I’ d say you are right and not right all at the same time. not right in that one large hole will always remove more material than multiple smaller holes, but right in the fact that you can get holes in more spots with smaller holes. so I suppose the correct overall answer is to use the largest possible holes in as mony spots as possible while still maintaining rim Integrity. Either way your Rims look awesome, any idea how much weight you saved over a undrilled rim?

      My supporting Maths.

      Surface area of a circle is calculated as {pie}R{squared}… “R” being the radius of the circle. Radius being half the distance of the diameter…{pie} roughly equals 3.14159265358979 (that’s all I have memorized, but it is an indefinite number in actuality).

      Let us use a 6mm and a 12mm diameter holes for comparison…

      6mm diameter equates to a 3mm radius. {pie} x 3{squared} = 28.27 (rounded)

      12mm diameter equates to a 6mm radius. {pie} x 6{squared} = 113.10 (rounded)

      113.10/28.27 = 4.00

      Thus; we can see that twice the diameter equates to four times the surface… Transversely; a diameter half the size of another equates to one-fourth the surface.

      • Josh Spice November 14, 2011 at 1:58 am #

        Yeah, you’re right, Cale. I should have been more specific. The combo of two different sized holes on my wheels provided the highest area I could remove on my wheels, in comparison to one big hole, like the FlatTop 100s used to come drilled out as, with a normal spoke pattern. I used 1 and 1.25 inch holes, saving 310 grams. (If I remember correctly, they were 840g… ?)

    • Tommy November 16, 2011 at 9:28 am #

      OH MY GOD…that is beautiful man. How long did THAT take?

      • the locust November 16, 2011 at 9:32 am #

        Id say 3-3.5 hours give or take.

  6. Denny November 14, 2011 at 1:07 pm #

    Nice writeup, Cale. Does the 200g savings per wheel include the weight of the ribbon and Gorilla tape (assuming all that’s necessary on an undrilled rim would be a strip of Gorilla Tape just wide enough to cover the spoke nipples)?

    • the locust November 14, 2011 at 1:11 pm #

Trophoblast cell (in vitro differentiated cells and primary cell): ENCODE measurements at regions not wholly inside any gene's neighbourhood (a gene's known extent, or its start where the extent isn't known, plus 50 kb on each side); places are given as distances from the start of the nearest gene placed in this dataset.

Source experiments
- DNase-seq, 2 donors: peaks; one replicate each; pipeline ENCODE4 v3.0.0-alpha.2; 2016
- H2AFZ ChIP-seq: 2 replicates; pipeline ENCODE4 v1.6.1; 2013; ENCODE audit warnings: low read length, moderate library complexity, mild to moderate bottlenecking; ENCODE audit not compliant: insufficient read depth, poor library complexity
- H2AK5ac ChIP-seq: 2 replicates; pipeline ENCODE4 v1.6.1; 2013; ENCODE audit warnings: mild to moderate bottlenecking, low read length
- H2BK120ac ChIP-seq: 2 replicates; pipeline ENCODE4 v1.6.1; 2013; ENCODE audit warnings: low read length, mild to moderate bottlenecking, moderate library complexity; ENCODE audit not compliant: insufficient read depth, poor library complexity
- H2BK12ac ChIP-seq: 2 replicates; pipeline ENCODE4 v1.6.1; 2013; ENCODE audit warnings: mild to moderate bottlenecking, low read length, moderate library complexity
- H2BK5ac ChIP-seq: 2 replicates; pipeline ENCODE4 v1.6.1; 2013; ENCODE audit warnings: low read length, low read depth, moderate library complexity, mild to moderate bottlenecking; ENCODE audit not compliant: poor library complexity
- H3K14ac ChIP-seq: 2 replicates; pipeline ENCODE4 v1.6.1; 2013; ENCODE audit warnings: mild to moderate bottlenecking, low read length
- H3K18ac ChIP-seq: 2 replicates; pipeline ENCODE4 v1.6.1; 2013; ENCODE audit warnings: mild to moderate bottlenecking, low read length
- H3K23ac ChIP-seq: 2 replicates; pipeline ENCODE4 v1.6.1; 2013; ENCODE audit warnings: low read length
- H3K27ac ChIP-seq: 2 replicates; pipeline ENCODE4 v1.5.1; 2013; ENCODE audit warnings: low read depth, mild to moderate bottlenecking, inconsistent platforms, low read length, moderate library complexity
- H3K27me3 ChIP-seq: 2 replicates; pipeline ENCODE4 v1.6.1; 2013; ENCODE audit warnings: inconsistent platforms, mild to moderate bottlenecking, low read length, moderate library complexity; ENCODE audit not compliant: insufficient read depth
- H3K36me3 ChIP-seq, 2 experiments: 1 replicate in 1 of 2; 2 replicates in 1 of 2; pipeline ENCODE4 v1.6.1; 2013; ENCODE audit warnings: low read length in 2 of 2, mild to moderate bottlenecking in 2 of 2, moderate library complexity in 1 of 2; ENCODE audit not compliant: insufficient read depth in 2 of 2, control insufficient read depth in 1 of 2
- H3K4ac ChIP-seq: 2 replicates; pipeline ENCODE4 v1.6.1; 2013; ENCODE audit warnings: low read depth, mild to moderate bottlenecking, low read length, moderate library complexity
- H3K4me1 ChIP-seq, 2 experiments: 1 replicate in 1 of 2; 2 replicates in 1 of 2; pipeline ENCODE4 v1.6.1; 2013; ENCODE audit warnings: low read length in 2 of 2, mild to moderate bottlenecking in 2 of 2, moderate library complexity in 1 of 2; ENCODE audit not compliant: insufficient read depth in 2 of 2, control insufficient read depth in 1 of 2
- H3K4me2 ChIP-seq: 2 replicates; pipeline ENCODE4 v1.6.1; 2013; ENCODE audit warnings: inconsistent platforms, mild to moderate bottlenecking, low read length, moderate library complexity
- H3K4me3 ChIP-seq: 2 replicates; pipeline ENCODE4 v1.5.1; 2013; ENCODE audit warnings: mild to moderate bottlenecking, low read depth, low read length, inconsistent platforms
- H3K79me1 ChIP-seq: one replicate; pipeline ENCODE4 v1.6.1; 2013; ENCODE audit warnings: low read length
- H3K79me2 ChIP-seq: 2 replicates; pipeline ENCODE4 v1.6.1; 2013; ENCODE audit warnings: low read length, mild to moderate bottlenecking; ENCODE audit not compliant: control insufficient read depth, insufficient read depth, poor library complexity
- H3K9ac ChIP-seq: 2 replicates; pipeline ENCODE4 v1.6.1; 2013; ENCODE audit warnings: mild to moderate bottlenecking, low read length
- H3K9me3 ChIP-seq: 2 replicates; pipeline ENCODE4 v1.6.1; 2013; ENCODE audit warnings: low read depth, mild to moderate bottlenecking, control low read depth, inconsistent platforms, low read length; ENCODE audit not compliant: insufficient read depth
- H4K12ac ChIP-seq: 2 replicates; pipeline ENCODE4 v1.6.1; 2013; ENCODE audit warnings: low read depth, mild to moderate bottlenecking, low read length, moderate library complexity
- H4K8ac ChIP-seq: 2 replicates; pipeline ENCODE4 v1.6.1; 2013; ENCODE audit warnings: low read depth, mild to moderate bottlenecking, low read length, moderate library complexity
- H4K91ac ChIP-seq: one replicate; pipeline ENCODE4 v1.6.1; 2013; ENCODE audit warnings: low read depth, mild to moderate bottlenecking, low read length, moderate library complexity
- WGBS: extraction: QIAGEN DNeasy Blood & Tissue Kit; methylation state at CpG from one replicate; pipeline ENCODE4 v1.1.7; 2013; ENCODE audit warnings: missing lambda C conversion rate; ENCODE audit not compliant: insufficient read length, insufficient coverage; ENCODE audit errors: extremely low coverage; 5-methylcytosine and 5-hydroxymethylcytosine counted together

yes it does it was actually 223g weighing the wheel before and after (both with rim tape installed.) the additional ribbon is 15 grams per wheel.

  7. Errin November 14, 2011 at 5:17 pm #

    Thanks for sharing this. I can’t decide whether to DIY or purchase. This takes most of the guess work out of it though.

  8. js November 18, 2011 at 7:19 pm #

    I think predrilling and then using an electical knock out kit would be much quicker.

    • the locust November 18, 2011 at 7:47 pm #

      The only thing I would be worried about is flat spotting the rim but that is an excellent idea that someone should try out.

  9. OTB-BOB November 19, 2011 at 4:35 pm #

    I use a swivel head duburring tool to get rid of the burrs. It takes about 2 min. per wheel and I think they cost $5.00 at Menards in the plumbing department.

    • Lance Andre December 1, 2011 at 10:26 am #

      DAMN! i wish i knew this tool existed!!! $5 f’ing $ would have saved me an hour a wheel!

  10. Sean November 29, 2011 at 10:00 am #

    Cool. I followed most of this example but will say that using a drill press and building a jig to hold the wheel were great time savers. Another local guy did the same but made the mistake of wearing gloves which got caught up in his drill press and mangled his hand. So no gloves, but wear some eye protection and ear plugs as the hole saw makes a hell of a racket :)

  11. Lance Andre December 1, 2011 at 10:24 am #

    great blog post! I just got done doing a set of older speedway 100mm rims, the most labor intesive step is removing all the flashing, the drilling was the easy part. Also the cleanup was a bitch.
    You could even drill smaller holes next to the ones you have pictured… to go real extreme, “if it doesnt fail after a ride, they you haven’t drilled enouph holes in it” or something like that ;-)

  12. Ron Brehm February 10, 2012 at 12:16 pm #

    I found that holding the wheel while drilling is easy. Remove the tire and put the wheel back on the bike. Use a tie down strap to hold the brake on so the wheel won’t rotate while drilling. Works great.

  13. Randy February 12, 2012 at 9:53 am #

    I am setting up to do a set of offset Large Marge rims will post a follow up when i am done

Trackbacks/Pingbacks

  1. Furries Fatbike - Page 3 - London Fixed-gear and Single-speed - February 27, 2012

    [...] and I have access to a pillar drill, and will buy some decent hole-saws and arbor. Basically this http://fat-bike.com/2011/11/tech-drilling-fat-rims/ but with better tools, and before the wheel is laced. I might even have this bike riding in 10 [...]